One Year Anniversary of Amtrak Derailment

Today is the one year anniversary of the derailment of Amtrak Train 188 at the Frankford Curve in Philadelphia. Sarah Feinberg, the Administrator of the Federal Railroad Administration, called it the “most deadly rail accident we’ve had in a very long time.”

We thought we would take a look at some of the changes that have been made since the accident and some of the news that is expected in the next week or so:

Positive Train Control

PTC is an automatic train braking system that slows or stops a train to prevent an accident. Although Congress had set a deadline for implementation, it had not been completed by the time of the accident. Amtrak has since installed it on all railroad track that it owns in the Northeast Corridor but much of the track outside of the Northeast is owned by private freight companies and has still not yet had the system installed. The deadline was pushed by Congress from 2015 to 2018.

Claims Limit Raised

At the time of the accident, Congress had limited the total amount of money that Amtrak could pay out as a result of a crash to $200 million. The maximum damage cap, set in 1997, was exceeded in the 2008 Chatsworth collision of a Union Pacific freight train and a Metrolink commuter train in California. As a result of the Philadelphia crash, Congress increased the damage cap to $295 million as part of the Fixing America’s Surface Transportation Act (FAST Act).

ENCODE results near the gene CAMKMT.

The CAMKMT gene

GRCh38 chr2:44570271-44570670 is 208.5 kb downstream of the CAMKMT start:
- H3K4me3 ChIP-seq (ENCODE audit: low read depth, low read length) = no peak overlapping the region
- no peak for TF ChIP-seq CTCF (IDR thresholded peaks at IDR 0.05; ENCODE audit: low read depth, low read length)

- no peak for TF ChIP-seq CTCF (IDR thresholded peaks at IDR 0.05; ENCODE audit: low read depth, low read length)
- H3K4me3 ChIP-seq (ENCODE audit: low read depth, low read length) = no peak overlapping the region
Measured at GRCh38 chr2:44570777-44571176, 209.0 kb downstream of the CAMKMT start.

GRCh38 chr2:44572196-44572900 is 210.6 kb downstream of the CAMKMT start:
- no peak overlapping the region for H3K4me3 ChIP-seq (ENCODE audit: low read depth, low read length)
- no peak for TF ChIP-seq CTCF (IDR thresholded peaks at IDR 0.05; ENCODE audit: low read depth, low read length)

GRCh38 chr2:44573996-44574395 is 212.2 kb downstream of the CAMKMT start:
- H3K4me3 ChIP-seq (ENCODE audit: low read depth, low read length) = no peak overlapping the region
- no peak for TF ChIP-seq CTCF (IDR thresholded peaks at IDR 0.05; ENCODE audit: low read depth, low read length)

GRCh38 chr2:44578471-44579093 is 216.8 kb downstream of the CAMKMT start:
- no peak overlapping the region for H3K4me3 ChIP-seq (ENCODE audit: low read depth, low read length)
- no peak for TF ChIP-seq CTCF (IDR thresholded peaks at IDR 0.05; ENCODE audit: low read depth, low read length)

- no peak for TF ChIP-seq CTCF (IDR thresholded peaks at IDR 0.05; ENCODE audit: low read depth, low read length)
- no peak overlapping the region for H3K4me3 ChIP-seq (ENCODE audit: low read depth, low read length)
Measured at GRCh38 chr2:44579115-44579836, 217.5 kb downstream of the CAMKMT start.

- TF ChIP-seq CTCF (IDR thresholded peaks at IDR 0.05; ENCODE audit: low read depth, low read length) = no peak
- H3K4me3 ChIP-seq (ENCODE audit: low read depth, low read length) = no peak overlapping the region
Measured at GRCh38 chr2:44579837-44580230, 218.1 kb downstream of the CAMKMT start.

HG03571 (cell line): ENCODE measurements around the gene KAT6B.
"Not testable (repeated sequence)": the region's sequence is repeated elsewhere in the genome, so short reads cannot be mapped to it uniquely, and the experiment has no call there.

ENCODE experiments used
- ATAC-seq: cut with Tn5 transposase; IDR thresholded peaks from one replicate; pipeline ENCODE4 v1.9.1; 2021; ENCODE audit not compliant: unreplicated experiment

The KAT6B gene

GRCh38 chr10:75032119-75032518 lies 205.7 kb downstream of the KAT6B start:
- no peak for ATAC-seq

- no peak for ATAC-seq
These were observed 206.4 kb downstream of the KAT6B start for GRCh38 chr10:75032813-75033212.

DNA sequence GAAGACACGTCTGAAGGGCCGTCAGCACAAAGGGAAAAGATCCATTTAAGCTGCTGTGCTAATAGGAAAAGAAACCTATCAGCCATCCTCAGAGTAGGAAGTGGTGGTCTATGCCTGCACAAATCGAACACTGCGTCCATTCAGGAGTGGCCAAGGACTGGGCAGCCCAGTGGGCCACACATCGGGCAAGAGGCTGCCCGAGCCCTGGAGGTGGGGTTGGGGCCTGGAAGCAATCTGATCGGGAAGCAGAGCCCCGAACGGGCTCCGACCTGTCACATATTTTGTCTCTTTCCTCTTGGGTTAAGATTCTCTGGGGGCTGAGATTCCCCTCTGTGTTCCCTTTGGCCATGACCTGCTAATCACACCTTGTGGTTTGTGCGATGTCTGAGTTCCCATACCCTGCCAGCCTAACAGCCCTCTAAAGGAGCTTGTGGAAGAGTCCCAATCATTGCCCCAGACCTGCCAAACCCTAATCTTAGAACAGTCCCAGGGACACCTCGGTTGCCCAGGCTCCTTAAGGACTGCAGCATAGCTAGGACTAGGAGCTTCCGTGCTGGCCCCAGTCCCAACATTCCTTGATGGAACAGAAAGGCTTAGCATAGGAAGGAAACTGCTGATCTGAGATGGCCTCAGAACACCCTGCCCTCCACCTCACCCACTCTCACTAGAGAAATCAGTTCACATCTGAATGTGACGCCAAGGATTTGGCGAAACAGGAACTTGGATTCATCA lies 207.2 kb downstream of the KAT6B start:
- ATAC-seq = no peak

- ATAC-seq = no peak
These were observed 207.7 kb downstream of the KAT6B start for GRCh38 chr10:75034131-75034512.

The Lawsuit

Amtrak has settled 19 injury claims as a result of the accident, each for an amount less than $50,000. There are at least another 100 lawsuits against the railroad seeking compensation. Amtrak has said that it would not contest claims for compensatory damages from injuries.

Changes to Scoop and Run Expected

Philadelphia is expected to revise its mass casualty plan next week to ensure that future disasters go more smoothly. Parked police cars restricted the access to the area for ambulances. Police officers were transporting victims to local area hospitals in their patrol cars. This “scoop and carry” policy where officers transport victims to local hospitals in their cars rather than wait for ambulances is credited with reducing the homicide rate in the city.

Investigation Report Next Week

The National Transportation Safety Board will meet on Tuesday to determine the probable cause of the Amtrak crash. The NTSB has already released 2,200 pages of interviews, reports and other documents from its investigation.